-fsub  | --function-subnets             Comma delimited list of subnet ids if your function references resources in a VPC
      -fsec  | --function-security-groups     Comma delimited list of security group ids if your function references resources in a VPC
      -dlta  | --dead-letter-target-arn       Target ARN of an SNS topic or SQS Queue for the Dead Letter Queue
      -ev    | --environment-variables        Environment variables set for the function. Format is <key1>=<value1>;<key2>=<value2>
      -kk    | --kms-key                      KMS Key ARN of a customer key used to encrypt the function's environment variables
      -sb    | --s3-bucket                    S3 bucket to upload the build output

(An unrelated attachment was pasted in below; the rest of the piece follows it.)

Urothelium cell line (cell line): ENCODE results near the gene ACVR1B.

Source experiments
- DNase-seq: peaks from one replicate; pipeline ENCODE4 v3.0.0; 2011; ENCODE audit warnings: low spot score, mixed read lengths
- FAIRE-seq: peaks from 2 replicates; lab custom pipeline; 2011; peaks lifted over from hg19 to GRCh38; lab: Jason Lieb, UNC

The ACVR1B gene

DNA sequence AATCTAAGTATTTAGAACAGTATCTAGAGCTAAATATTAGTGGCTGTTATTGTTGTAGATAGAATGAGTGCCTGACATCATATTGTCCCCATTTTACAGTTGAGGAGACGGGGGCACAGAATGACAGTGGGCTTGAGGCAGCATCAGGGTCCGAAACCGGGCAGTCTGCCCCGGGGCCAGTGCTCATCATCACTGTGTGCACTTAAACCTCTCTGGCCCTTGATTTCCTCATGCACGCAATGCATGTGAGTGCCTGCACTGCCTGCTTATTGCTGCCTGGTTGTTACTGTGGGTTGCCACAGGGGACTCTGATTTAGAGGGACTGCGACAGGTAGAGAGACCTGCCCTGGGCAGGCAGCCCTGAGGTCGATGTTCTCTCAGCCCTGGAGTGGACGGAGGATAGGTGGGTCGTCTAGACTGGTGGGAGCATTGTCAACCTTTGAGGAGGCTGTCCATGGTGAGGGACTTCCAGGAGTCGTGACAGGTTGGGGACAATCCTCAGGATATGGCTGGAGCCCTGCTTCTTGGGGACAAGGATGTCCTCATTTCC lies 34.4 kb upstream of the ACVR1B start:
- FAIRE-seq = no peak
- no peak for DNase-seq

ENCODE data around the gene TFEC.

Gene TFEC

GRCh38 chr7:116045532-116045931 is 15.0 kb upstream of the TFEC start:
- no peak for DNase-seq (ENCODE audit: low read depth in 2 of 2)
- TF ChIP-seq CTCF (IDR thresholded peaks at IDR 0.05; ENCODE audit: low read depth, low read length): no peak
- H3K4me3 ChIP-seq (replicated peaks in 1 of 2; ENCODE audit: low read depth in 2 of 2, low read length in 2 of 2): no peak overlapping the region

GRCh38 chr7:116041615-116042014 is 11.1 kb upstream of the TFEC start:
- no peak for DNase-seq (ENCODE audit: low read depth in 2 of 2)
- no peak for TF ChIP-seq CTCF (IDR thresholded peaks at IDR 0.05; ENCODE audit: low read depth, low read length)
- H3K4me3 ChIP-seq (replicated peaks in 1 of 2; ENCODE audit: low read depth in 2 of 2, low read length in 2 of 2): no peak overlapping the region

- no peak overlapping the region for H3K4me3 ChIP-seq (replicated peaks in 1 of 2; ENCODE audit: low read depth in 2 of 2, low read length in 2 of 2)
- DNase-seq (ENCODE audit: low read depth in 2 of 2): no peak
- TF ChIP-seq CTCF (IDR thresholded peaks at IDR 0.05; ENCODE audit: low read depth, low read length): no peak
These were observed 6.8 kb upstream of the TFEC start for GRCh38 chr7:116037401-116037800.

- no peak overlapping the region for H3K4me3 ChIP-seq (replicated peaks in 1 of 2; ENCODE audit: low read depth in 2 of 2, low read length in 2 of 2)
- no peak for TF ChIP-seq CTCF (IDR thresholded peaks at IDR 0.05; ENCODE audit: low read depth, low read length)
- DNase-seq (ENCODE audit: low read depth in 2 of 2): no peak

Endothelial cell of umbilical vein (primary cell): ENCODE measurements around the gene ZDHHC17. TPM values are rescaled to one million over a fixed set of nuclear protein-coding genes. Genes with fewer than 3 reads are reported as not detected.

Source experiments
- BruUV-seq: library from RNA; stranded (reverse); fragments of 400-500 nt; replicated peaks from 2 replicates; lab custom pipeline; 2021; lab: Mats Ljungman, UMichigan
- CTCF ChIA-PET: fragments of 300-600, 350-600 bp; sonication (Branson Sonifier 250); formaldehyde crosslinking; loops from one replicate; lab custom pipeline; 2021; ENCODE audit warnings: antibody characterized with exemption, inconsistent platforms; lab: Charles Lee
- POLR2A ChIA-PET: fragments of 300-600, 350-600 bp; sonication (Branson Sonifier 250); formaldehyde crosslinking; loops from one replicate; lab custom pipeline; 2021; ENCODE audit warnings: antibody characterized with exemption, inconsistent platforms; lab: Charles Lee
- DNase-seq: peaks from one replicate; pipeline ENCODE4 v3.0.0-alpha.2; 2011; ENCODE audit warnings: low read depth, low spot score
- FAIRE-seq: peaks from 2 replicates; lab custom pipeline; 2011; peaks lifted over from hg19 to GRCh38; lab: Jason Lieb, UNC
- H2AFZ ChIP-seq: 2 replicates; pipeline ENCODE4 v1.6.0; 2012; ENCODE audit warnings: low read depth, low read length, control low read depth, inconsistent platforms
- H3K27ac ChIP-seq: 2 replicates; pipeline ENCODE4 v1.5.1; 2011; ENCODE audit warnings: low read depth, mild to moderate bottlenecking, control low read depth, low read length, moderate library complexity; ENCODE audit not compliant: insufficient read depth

-sp    | --s3-prefix                    S3 prefix for for the build output
      -pcfg  | --persist-config-file          If true the arguments used for a successful deployment are persisted to a config file. Default config file is aws-lambda-tools-defaults.json

As you can see, you can set many options with this command. This is where the aws-lambda-tools-defaults.json file, which is created as part of your project, comes in handy. You can set the options in this file, which is read by the Lambda tooling by default. The project templates created in Visual Studio set many of these fields with default values.

  "region" : "us-east-2",                                                           
  "configuration" : "Release",                                                      
  "framework" : "netcoreapp1.0",